Gas prices jump across country due to weak loonie, warmer weather

Spring is here, the mercury is rising — and so are gas prices. In some parts of the country, prices have jumped almost 10 cents a litre, literally overnight.

Pump prices in Toronto area are approaching $1.22, while Montreal is peaking at $1.27

Gas prices were up in Montreal on Wednesday as this sign at a filling station shows. (Graham Hughes/Canadian Press)

Spring is here, the mercury is rising — and so are gas prices.

According to gas price tracking firm GasBuddy, the average price today for regular unleaded in the country was almost $1.15 per litre, up 19 per cent from a year ago.

Dan McTeague, a senior petroleum analyst with GasBuddy, said a combination of higher ingredient costs for summer fuel and the lower value of the loonie have caused prices in Eastern Canada to hit their highest level since October 2014.

Gas becomes more volatile in warmer weather, so from mid-April to mid-September, refineries change the composition of their gas blends to make them more stable.

Pump prices in the Greater Toronto Area are approaching $1.22, while Montreal is peaking at about $1.27.

McTeague sees prices rising another three to five cents per litre in Eastern Canada.

He said the highest average gas prices in Canada, aside from the Far North, are $1.39 in Vancouver, and the lowest prices are in the Prairie provinces, at about $1.03.

'I don't think it's over yet'

Phil Flynn, a senior energy analyst at the Chicago-based Price Futures Group, said increases are normal this time of year.

"The first sign of spring is rising gasoline prices," he said.

But even with the usual increases, he said prices could get much higher than usual this year because refineries are behind on their summer gas production. He said this backlog could be due to the fact that the U.S. has a large supply, but the demand may have been underestimated.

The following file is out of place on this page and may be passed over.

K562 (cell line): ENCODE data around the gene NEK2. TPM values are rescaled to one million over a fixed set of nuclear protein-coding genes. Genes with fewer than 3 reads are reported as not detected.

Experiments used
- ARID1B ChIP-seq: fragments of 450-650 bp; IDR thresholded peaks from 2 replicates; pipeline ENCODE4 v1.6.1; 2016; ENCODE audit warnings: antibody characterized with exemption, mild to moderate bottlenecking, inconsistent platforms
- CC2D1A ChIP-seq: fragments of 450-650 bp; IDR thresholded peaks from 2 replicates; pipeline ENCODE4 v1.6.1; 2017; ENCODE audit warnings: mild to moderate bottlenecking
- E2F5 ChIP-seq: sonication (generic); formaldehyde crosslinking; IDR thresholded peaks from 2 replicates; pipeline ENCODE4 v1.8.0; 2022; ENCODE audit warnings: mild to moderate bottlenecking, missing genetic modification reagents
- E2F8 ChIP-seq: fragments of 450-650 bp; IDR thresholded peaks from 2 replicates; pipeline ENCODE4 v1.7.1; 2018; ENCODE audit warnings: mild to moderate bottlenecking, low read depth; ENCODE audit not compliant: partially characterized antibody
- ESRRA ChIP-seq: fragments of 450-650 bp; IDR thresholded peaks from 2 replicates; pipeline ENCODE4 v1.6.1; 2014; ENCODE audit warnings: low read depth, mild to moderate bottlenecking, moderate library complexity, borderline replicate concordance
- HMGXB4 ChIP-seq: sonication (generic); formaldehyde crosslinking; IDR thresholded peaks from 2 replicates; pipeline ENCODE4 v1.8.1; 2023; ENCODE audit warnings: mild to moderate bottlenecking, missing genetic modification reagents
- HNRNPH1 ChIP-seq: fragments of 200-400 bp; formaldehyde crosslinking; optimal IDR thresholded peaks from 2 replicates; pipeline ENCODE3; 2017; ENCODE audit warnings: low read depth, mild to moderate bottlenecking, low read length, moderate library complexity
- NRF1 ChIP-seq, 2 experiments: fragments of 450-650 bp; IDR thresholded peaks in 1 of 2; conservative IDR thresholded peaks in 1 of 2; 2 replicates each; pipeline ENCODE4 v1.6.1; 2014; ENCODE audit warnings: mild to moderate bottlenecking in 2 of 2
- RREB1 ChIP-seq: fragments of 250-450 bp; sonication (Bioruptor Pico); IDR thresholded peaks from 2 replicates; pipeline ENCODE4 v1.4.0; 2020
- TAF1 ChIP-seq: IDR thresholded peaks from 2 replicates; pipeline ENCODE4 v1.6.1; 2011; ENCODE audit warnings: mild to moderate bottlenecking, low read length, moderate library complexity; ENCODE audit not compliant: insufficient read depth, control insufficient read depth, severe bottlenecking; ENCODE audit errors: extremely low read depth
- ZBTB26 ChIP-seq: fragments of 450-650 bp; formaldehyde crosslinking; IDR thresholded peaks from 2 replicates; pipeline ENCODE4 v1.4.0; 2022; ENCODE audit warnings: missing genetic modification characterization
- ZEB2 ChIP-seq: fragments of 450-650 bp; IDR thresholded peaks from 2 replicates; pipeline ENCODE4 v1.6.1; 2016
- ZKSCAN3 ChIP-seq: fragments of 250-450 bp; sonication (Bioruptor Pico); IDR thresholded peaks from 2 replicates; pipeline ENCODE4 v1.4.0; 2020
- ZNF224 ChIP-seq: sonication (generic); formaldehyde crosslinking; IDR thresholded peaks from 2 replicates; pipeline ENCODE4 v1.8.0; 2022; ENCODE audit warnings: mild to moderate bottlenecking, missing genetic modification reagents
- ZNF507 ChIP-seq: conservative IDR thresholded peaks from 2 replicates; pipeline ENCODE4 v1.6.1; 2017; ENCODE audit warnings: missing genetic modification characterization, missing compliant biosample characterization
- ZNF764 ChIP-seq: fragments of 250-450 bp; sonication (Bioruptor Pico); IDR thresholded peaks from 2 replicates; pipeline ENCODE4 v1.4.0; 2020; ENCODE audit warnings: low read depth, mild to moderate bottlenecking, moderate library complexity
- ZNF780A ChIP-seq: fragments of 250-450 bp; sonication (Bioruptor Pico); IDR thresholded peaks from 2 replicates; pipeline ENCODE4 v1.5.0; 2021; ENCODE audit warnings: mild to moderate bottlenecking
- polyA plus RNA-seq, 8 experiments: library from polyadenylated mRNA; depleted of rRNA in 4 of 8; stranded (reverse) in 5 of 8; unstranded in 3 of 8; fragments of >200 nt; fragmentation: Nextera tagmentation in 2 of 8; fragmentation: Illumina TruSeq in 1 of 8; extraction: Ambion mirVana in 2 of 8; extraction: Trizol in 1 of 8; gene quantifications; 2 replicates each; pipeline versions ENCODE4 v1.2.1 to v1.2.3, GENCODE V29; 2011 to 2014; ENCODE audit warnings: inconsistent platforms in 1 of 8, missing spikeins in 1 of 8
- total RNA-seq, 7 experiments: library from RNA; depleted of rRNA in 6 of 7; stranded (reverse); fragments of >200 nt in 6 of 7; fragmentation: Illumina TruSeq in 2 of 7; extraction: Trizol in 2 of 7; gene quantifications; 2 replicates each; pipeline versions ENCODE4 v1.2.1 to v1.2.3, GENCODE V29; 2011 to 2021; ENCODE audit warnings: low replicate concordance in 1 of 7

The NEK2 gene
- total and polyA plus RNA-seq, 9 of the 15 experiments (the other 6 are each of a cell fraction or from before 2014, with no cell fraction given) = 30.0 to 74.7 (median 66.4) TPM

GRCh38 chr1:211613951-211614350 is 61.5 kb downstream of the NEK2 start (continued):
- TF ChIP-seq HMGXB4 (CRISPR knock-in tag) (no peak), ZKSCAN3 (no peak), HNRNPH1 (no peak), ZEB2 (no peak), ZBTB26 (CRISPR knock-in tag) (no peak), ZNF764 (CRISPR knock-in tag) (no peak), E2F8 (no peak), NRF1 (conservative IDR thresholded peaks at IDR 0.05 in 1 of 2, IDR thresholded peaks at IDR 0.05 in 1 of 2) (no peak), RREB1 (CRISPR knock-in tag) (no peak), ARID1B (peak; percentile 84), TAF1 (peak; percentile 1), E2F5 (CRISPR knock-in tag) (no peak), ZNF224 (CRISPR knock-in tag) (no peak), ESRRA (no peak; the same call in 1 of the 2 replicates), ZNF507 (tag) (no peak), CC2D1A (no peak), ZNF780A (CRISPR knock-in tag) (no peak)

That means refineries didn't have much of a reason to kick their production into high gear, he said.

"[Reserves have] fallen pretty dramatically over the last seven to eight weeks, so we've seen those supplies really tighten up."

And now, the consumer is feeling the pinch.

"That tightness is going to continue, which could add another 10 to 15 cents over the next 30 days. So I don't think it's over yet," said Flynn.

Tips to cut costs

While a few cents may not seem like much, it can add up, according to Jeffrey Schwartz from the Consolidated Credit Counseling Services of Canada.

"The extra $10 or $20 or more [families] spend on gas on a weekly basis could mean the less they have to spend on other household expenses," said Schwartz.

He offered some tips for cutting costs, such as driving with a light foot.

"If you enjoy driving over the posted speed limit and then brake really hard once you see the stop light, you're burning way more gas than you need to," said Schwartz in a statement.

Following the posted speed limits or using cruise-control can cut down on the amount of gas your vehicle uses.

The organization also recommends that drivers make sure their tires are full, to avoid idling, and to avoid loading up their cars with unnecessary cargo that can slow them down.

With files from CBC News